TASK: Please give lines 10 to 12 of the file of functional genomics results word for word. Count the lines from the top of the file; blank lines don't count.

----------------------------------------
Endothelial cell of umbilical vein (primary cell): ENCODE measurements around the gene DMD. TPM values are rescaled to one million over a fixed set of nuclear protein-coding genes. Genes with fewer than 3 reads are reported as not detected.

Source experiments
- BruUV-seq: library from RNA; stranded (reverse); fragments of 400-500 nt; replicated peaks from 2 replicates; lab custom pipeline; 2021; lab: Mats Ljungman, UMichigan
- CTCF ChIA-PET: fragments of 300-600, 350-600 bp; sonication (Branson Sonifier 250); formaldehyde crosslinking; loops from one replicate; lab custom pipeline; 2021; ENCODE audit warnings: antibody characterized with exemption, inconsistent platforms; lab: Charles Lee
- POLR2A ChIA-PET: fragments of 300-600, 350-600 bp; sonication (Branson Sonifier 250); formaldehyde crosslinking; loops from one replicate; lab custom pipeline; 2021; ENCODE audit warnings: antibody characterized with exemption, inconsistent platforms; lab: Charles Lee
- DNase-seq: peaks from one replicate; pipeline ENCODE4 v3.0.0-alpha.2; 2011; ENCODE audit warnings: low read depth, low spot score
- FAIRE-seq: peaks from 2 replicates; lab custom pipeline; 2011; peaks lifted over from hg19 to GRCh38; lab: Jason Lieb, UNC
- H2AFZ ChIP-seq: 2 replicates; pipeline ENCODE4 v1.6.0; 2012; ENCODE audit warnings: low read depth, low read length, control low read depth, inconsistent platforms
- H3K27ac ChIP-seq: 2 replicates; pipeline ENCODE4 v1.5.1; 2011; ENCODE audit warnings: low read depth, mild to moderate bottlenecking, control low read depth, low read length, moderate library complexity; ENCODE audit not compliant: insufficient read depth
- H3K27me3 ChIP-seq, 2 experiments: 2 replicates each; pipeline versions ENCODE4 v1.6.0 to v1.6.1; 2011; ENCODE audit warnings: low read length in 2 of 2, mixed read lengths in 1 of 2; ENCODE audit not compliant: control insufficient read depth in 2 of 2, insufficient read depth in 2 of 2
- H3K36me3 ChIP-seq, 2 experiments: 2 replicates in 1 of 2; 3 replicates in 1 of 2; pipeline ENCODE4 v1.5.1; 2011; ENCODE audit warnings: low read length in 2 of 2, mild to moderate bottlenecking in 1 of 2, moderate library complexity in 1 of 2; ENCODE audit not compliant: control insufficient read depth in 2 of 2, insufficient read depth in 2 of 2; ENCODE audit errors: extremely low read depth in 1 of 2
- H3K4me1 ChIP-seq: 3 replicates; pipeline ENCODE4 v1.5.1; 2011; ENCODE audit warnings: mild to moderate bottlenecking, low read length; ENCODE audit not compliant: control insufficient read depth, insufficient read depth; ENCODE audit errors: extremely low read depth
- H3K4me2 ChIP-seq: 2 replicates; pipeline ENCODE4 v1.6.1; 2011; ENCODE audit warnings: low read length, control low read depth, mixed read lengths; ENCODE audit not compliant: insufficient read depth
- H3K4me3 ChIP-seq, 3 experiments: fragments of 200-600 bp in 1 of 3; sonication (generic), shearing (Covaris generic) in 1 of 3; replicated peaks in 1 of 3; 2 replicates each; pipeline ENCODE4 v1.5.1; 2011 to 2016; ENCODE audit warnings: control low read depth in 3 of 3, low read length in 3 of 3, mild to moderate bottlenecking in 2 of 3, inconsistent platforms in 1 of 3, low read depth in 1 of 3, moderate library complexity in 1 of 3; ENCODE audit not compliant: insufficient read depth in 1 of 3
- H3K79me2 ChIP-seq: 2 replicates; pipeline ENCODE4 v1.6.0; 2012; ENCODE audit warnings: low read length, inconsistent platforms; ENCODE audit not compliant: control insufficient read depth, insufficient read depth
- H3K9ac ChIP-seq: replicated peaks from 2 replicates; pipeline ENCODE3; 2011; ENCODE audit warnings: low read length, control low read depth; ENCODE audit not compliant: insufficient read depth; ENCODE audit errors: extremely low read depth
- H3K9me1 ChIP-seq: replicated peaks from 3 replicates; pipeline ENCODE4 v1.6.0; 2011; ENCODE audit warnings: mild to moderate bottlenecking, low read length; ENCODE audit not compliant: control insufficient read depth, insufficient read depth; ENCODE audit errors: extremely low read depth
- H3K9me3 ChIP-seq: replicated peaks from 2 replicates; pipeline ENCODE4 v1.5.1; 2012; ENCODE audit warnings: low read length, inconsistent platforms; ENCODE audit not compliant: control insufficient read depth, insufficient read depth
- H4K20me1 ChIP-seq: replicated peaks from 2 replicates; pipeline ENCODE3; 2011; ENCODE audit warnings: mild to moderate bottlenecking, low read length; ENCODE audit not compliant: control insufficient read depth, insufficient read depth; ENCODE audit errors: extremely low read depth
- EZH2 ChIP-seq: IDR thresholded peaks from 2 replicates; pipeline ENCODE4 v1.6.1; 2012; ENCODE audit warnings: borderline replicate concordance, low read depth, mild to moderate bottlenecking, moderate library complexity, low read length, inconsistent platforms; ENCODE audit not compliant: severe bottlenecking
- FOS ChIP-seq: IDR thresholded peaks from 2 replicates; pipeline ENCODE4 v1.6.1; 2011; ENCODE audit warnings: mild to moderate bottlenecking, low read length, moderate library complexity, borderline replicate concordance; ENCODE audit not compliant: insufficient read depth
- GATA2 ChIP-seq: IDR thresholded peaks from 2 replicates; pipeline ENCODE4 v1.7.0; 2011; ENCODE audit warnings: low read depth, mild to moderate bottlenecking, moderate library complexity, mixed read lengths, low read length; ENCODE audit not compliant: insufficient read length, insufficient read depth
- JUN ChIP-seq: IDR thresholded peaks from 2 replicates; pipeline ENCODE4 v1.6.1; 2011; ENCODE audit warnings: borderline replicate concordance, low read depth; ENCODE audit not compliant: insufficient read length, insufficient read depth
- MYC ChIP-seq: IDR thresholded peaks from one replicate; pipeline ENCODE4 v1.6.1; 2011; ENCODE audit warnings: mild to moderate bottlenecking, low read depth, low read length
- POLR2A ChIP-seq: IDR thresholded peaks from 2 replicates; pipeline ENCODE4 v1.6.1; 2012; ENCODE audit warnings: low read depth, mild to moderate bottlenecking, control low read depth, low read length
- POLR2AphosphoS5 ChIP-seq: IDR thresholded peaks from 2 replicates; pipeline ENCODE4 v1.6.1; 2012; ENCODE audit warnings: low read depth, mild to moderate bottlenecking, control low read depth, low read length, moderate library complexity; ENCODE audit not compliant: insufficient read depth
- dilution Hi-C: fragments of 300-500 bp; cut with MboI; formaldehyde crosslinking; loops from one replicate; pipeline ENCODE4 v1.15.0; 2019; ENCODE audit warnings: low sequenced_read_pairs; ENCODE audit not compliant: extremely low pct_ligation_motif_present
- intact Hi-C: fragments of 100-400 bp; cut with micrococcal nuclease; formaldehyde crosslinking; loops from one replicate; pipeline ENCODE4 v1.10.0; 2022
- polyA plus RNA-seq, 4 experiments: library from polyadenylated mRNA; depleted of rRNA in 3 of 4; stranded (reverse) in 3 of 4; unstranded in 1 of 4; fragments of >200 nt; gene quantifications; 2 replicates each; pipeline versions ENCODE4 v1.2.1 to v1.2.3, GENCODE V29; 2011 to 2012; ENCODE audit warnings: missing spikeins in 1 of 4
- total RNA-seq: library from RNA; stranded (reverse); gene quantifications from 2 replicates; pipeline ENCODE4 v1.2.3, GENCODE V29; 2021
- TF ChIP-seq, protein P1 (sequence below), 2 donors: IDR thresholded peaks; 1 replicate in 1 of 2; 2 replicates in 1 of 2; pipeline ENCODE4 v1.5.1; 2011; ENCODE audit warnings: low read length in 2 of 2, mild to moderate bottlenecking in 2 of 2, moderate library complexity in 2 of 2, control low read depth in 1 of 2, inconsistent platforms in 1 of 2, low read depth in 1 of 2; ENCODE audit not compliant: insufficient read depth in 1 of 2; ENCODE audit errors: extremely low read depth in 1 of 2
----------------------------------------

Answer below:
- H3K27me3 ChIP-seq, 2 experiments: 2 replicates each; pipeline versions ENCODE4 v1.6.0 to v1.6.1; 2011; ENCODE audit warnings: low read length in 2 of 2, mixed read lengths in 1 of 2; ENCODE audit not compliant: control insufficient read depth in 2 of 2, insufficient read depth in 2 of 2
- H3K36me3 ChIP-seq, 2 experiments: 2 replicates in 1 of 2; 3 replicates in 1 of 2; pipeline ENCODE4 v1.5.1; 2011; ENCODE audit warnings: low read length in 2 of 2, mild to moderate bottlenecking in 1 of 2, moderate library complexity in 1 of 2; ENCODE audit not compliant: control insufficient read depth in 2 of 2, insufficient read depth in 2 of 2; ENCODE audit errors: extremely low read depth in 1 of 2
- H3K4me1 ChIP-seq: 3 replicates; pipeline ENCODE4 v1.5.1; 2011; ENCODE audit warnings: mild to moderate bottlenecking, low read length; ENCODE audit not compliant: control insufficient read depth, insufficient read depth; ENCODE audit errors: extremely low read depth